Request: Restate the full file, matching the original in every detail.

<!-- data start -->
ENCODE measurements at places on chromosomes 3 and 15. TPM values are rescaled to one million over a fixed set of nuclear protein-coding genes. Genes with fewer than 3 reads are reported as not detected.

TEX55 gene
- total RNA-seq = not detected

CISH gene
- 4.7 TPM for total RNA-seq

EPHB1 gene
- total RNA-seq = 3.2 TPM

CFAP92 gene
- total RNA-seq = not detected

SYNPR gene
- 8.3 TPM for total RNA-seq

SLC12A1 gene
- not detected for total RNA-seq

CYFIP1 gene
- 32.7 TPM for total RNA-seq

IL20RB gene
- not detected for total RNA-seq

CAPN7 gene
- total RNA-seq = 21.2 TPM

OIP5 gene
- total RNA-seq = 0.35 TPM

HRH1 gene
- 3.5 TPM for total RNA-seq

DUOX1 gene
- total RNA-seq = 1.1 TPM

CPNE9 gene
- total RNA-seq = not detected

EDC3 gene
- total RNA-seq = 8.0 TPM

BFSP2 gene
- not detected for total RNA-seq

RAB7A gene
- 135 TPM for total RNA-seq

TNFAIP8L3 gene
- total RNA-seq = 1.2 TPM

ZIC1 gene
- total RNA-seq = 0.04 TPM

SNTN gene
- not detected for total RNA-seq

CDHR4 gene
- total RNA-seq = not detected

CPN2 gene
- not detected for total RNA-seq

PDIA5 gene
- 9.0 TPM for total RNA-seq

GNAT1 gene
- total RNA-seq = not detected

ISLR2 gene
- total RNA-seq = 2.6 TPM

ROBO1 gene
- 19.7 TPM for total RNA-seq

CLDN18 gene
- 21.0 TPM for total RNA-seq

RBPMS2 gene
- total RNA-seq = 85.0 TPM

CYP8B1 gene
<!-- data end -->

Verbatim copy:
ENCODE measurements at places on chromosomes 3 and 15. TPM values are rescaled to one million over a fixed set of nuclear protein-coding genes. Genes with fewer than 3 reads are reported as not detected.

TEX55 gene
- total RNA-seq = not detected

CISH gene
- 4.7 TPM for total RNA-seq

EPHB1 gene
- total RNA-seq = 3.2 TPM

CFAP92 gene
- total RNA-seq = not detected

SYNPR gene
- 8.3 TPM for total RNA-seq

SLC12A1 gene
- not detected for total RNA-seq

CYFIP1 gene
- 32.7 TPM for total RNA-seq

IL20RB gene
- not detected for total RNA-seq

CAPN7 gene
- total RNA-seq = 21.2 TPM

OIP5 gene
- total RNA-seq = 0.35 TPM

HRH1 gene
- 3.5 TPM for total RNA-seq

DUOX1 gene
- total RNA-seq = 1.1 TPM

CPNE9 gene
- total RNA-seq = not detected

EDC3 gene
- total RNA-seq = 8.0 TPM

BFSP2 gene
- not detected for total RNA-seq

RAB7A gene
- 135 TPM for total RNA-seq

TNFAIP8L3 gene
- total RNA-seq = 1.2 TPM

ZIC1 gene
- total RNA-seq = 0.04 TPM

SNTN gene
- not detected for total RNA-seq

CDHR4 gene
- total RNA-seq = not detected

CPN2 gene
- not detected for total RNA-seq

PDIA5 gene
- 9.0 TPM for total RNA-seq

GNAT1 gene
- total RNA-seq = not detected

ISLR2 gene
- total RNA-seq = 2.6 TPM

ROBO1 gene
- 19.7 TPM for total RNA-seq

CLDN18 gene
- 21.0 TPM for total RNA-seq

RBPMS2 gene
- total RNA-seq = 85.0 TPM

CYP8B1 gene